• The poll will close at 11.00 a.m. on Monday 30 March 2020

3) The university panel

Now comes the most well-known part of this little-known process.

If you are a graduate of the National University of Ireland – University College Cork, University College Dublin, NUI Galway, Maynooth University, and the Royal College of Surgeons in Ireland – or University of Dublin, aka Trinity College Dublin, you get a vote.

You must first register using this form for NUI or this one for Univeristy of Dubllin

If you’re not registered we have bad news: The register which came into effect last year is being used, and there is no supplementary register.

If you’re not registered, you won’t be able to vote this year. Annoyed? Channel that annoyance by downloading one of those forms above and send it off today so you’ll be ready next time.

If you are registered, you’ll receive a ballot paper after Friday 28 February with a list of candidates. It’s the same PR-STV system as the general election, so list the candidates in order of preference.

You’ll also receive a declaration of identity – have this signed in the presence of a witness.

Pop it off in the post, but make sure it arrives in time for when the poll closes at 11am on Tuesday 31 March.

Want to run? Here’s how

The deadline to submit your application to run this Seanad election has passed.

For next time, here’s what Citizens Information says:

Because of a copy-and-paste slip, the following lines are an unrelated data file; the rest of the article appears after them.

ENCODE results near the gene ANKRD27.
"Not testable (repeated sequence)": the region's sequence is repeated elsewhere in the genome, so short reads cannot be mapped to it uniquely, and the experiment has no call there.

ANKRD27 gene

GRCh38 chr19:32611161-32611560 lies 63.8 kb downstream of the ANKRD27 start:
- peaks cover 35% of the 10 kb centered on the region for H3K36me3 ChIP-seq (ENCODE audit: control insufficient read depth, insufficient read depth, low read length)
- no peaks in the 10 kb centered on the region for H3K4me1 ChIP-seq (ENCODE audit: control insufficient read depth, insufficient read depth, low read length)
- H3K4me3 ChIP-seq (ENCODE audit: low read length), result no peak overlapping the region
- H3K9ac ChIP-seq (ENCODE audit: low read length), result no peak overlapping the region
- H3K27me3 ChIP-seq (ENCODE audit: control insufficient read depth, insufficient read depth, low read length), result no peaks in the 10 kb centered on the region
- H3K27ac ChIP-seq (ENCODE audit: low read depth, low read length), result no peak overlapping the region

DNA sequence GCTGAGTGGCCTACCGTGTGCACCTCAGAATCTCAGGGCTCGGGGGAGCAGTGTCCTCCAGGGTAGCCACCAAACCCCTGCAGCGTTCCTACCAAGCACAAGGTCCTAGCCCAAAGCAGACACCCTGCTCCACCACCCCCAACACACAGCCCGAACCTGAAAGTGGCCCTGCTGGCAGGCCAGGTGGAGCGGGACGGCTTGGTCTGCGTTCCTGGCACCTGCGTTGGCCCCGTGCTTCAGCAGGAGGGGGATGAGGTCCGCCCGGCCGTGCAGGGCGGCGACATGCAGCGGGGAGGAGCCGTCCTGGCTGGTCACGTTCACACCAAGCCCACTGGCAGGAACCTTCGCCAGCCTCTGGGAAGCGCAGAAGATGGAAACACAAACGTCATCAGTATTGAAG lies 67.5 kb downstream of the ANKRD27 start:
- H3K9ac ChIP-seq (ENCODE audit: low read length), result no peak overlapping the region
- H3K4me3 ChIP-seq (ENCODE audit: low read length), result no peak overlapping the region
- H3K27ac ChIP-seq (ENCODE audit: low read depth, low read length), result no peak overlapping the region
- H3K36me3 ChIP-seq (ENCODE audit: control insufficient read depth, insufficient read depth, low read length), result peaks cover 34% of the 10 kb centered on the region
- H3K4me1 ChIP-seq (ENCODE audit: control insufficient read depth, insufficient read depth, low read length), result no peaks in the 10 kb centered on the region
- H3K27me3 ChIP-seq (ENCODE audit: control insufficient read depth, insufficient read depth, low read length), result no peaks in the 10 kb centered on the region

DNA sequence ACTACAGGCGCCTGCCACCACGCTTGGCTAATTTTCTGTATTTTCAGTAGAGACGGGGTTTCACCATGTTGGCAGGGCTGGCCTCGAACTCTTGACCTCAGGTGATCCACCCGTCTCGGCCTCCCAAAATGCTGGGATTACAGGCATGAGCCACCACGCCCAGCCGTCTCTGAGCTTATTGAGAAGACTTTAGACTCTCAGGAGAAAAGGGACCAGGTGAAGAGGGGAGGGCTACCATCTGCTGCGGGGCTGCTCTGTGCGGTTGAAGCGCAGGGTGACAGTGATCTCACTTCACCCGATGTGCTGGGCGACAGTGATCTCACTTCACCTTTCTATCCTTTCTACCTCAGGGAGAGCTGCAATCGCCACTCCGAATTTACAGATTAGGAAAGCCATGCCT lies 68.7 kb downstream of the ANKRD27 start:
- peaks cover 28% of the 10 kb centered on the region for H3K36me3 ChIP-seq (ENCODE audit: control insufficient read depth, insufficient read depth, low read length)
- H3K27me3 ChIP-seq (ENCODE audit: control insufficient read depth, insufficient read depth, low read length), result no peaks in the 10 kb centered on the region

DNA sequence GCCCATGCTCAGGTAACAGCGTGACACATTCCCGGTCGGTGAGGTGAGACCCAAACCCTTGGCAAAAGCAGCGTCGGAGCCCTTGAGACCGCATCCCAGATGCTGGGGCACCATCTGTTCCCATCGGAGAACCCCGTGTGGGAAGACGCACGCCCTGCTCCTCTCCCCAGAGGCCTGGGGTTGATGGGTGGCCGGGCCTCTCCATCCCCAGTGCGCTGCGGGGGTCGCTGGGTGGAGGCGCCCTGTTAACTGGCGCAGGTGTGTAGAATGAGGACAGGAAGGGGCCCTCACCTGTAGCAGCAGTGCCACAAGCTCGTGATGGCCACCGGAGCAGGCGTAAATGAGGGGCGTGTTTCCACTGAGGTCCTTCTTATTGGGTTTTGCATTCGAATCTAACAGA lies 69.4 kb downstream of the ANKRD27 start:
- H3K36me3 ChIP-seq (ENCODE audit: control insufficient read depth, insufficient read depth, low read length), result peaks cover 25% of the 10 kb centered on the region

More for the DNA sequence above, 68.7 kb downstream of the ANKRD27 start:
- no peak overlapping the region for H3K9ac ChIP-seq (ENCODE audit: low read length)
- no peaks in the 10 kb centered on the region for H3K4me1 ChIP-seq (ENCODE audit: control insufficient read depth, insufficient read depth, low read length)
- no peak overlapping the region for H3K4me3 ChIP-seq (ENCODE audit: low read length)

You must be nominated by 2 registered electors for a university. Eight other registered electors for the university concerned must assent to the nomination. You do not have to be a graduate of the university concerned or be connected to it in any way. However, you must be eligible to become a Senator.

You must be an Irish citizen, aged over 18 years old, have received a degree from the one of the relevant universities, and be registered as an elector.

The untouched 7th amendment

If you are a third-level graduate who didn’t go to Trinity or a NUI college, you might be feeling a little disenfranchised right now.

However, the public has previously voted to extend these voting rights to all graduates of Irish third-level institutions – but a law allowing this to happen has never been enacted.

This is an unusual quirk of the law around Seanad elections, and also can come as a surprise given the grá for referendums in Ireland, with recent votes being seen as watershed moments in Irish society and with action to enact legislation taken soon afterwards.

A referendum was held on 5 July 1979, asking the public if the government should be free to legislation this area (similar “provision may be made by law…” clause to the referendum that repealed the Eighth amendment).

The public voted in favour. 

Actually, that’s an understatement – it was one of the largest Yes margins in an Irish referendum, coming in at 92.4% (it’s exceeded only by the 98.9% approval received by Adoption Board referendum, held that same day and was aimed to clearing up a technicality relating to decisions made by the Board).

Aside from occasional rumblings that new laws might be put forward, successive governments have left this largely untouched.